The "Ace" had become a new kind of hero by the time the skies became a primary battlefield during World War II--and the dogfights that ensued became more deeply personal than those on the ground below. These inspired paintings capture both the courage and tenacity of these men and their machines in more than 70 works, painstakingly recreated by artists in vivid detail. They tell harrowing stories of wounded Robert S. Johnson, tailed by a Luftwaffe full of deadly purpose--but without ammunition--or Germany's legendary Erich Hartmann, the first fighter pilot to down 300 enemy aircraft. All painted by respected aviation art masters, including Stan Stokes, Robert Taylor, and Roy Grinnell, they are enhanced with archival photographs of legendary Aces and their planes and battles. It's an authoritative tribute to the men of the skies--and a great gift for any aficionado of aviation or military history.
not rated $65.00 Add to cart
Flying Boats and Amphibians Since 1945
It may come as a surprise to learn that some 1,700 multi-engined military and commercial flying boats and amphibians have been built since 1945. The development of compact, reliable and economical turbo-prop engines in recent years has given the flying boat and amphibian a new lease of life, not only by extending the lives of some types by replacing existing piston engines, but also by encouraging new designs that are able to compete favourably with landplanes in terms of economy while retaining their unique ability to land on water if and when necessary. There are currently more than 350 multi-engined types operating worldwide in the search and rescue (SAR) and inshore maritime reconnaissance (MR) roles with the military, the commercial transport of people and supplies in remote areas, and fighting fires. This book describes 12 major multi-engined flying boats and amphibians that have been produced, albeit in small numbers in some cases, in 7 different countries since 1945. All have either served with operational military units or have been sold to commercial operators, with which many of them continue to serve to this day.
not rated $24.00 Add to cart
Flying Canucks II: Pioneers of Canadian Aviation
Among the many technological advances of this century that have shrunk our country, few have had as great an impact as aviation. Technologies evolve and national priorities change, but the qualities necessary to design aircraft, fly them in war and peace, and manage airlines remain constant. In this, his second book about pioneers of Canadian aviation, Peter Pigott brings a richness and understanding of the individuals themselves to the reader. Flying Canucks II takes us into Air Canadas boardroom with Claude I. Taylor, to the Avro Arrow design office with Jim Floyd, inside the incredible career of Aviation Hall of Fame pilot Herb Seagram, on C.D. Howes historic dawn-to-dusk flight, and with Len Birchall in a Stranraer seaplane before he became, in Churchills phrase, The Saviour of Ceylon. It includes the story of how Scottish immigrant J.A. Wilson engineered a chain of airports across the country, how bush pilot Bob Randall explored the polar regions, and the ordeal of Erroll Boyd, the first Canadian to fly the Atlantic. The lives of Buck McNair and Bus Davey, half a century after the Second World War, are placed in the perspective of the entire national experience in those years. Whenever possible, Mr. Pigott has interviewed the players themselves, and drawing on his experience and contacts within the aviation community, has created a multi-faceted study of the business, politics, and technology that influenced the ten lives explored in depth in this book. C.D. Howe, wartime Canadas absolute government czar used to say that running the countrys airline was all he really wanted to do. With a rich aviation heritage such as this, Flying Canucks II depicts the elements and the enemy at their worst and the pioneers of Canadian aviation at their best.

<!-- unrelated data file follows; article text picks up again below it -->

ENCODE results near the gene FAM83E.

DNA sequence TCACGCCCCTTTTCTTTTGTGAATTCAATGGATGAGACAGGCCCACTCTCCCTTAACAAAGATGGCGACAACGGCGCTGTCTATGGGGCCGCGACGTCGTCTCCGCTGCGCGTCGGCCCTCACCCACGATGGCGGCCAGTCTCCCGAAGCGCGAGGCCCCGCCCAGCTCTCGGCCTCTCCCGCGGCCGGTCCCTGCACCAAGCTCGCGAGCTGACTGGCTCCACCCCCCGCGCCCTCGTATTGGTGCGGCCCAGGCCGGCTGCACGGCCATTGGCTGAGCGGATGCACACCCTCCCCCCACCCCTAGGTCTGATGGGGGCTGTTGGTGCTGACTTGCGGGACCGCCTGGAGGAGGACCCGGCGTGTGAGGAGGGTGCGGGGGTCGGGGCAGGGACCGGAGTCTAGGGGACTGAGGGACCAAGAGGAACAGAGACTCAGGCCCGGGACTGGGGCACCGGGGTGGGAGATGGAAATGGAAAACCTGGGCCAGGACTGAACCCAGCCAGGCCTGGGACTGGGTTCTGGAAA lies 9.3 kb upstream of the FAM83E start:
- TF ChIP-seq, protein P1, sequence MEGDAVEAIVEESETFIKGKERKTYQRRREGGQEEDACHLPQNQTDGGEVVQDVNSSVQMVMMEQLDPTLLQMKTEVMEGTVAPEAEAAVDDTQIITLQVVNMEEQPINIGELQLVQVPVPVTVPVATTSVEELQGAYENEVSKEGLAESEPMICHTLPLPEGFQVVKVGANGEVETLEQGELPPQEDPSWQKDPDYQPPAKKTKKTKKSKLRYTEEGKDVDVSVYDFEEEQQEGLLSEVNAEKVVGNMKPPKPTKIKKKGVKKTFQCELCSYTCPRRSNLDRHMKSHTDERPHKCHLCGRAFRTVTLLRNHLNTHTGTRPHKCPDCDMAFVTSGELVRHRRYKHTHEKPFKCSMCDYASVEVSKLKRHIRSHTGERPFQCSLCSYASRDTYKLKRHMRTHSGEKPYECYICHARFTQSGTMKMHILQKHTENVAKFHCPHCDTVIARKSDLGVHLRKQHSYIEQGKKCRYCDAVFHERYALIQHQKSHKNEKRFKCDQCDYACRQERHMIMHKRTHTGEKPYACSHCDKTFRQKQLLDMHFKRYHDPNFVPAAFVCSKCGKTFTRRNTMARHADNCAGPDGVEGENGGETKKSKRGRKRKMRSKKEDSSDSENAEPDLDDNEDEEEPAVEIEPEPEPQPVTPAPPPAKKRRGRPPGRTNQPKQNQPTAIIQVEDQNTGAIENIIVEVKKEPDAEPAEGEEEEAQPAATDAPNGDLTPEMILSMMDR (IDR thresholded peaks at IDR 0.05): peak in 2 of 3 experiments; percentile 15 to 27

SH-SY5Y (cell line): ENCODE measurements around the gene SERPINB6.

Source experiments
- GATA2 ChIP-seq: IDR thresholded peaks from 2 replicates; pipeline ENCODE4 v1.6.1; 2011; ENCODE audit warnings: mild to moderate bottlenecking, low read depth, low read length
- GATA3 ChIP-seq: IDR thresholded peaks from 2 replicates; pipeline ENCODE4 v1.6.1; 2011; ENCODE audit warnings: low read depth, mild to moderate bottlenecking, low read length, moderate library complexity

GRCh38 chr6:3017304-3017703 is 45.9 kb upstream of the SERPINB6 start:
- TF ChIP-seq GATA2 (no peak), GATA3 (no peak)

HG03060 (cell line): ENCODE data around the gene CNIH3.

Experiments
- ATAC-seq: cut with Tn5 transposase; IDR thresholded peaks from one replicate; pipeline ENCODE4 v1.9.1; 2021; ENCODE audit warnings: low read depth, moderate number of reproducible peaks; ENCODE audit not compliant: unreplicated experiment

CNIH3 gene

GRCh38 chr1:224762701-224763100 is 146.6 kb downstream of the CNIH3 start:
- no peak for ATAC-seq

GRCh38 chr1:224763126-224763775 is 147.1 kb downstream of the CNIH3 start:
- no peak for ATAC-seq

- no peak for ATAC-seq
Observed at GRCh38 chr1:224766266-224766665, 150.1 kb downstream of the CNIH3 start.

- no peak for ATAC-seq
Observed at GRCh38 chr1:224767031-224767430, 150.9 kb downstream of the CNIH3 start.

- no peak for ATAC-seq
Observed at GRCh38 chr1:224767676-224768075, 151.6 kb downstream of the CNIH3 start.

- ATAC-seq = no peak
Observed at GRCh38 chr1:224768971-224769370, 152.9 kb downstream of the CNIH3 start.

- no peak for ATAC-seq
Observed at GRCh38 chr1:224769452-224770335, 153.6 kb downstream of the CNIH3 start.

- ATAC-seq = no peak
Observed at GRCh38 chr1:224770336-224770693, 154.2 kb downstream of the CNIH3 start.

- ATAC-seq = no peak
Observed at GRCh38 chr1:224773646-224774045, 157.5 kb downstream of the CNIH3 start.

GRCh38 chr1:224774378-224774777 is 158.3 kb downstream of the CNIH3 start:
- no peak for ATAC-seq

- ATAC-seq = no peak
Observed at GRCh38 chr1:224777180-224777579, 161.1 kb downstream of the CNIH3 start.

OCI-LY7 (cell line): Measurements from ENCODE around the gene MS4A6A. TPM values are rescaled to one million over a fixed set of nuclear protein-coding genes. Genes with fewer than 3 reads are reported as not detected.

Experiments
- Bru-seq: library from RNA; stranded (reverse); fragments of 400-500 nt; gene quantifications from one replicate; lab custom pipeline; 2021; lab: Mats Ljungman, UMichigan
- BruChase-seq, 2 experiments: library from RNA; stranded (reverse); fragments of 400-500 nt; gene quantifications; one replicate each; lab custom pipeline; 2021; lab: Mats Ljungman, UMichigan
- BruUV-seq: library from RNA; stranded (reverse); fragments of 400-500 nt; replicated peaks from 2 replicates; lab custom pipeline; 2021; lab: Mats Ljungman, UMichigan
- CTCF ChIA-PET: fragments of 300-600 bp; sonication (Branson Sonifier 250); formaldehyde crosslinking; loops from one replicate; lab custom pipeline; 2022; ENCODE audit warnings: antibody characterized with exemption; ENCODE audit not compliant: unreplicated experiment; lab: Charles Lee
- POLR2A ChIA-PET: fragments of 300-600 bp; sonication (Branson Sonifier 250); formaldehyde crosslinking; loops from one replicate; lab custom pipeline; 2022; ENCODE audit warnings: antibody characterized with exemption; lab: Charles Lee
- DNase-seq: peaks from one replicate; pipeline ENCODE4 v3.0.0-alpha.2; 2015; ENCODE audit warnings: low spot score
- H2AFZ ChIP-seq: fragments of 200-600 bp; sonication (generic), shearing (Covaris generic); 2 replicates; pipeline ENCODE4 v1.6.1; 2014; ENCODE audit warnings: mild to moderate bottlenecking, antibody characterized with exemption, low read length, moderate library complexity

not rated $44.00 Add to cart
Flying Tankers: Gas Stations in the Sky
This little paperback photo book is worthwhile for tanker veterans, and anyone interested in aerial refueling. Published in 1989, so some of it is of historic interest now. Good photos and decent color reproduction for a 25 year old book. Recommended if this is in your area of interest -- certainly brought back memories for me. Note that the "perfect" binding is somewhat fragile.
not rated $35.00 Add to cart
Flying the Frontiers
Flying the Frontiers brings to life tales from the log books and journals of people for whom aviation is a way of life. These intrepid and independent pilots, engineers, aircraft salvagers, and smoke jumpers tell of their adventures and misadventures over the endless bush and forbidding barrens of Canada's North, allowing readers a rare glimpse at a unique way of life that has taken these men and women across Canada and around the world. Told first-hand by the people who experienced them, these are wondrous tales of near-misses and amazing successes, heroism and foolishness, innovations and renovations, where the element of risk is part of every flight plan. Flying the Frontiers tells of an era that has all but disappeared, and of people whose careers spanned the pioneer age in aviation. Many continue to fly today. Their stories are enhanced by more than seventy personal photographs that depict the airplanes they flew, the territory they covered, and the predicaments in which they found themselves.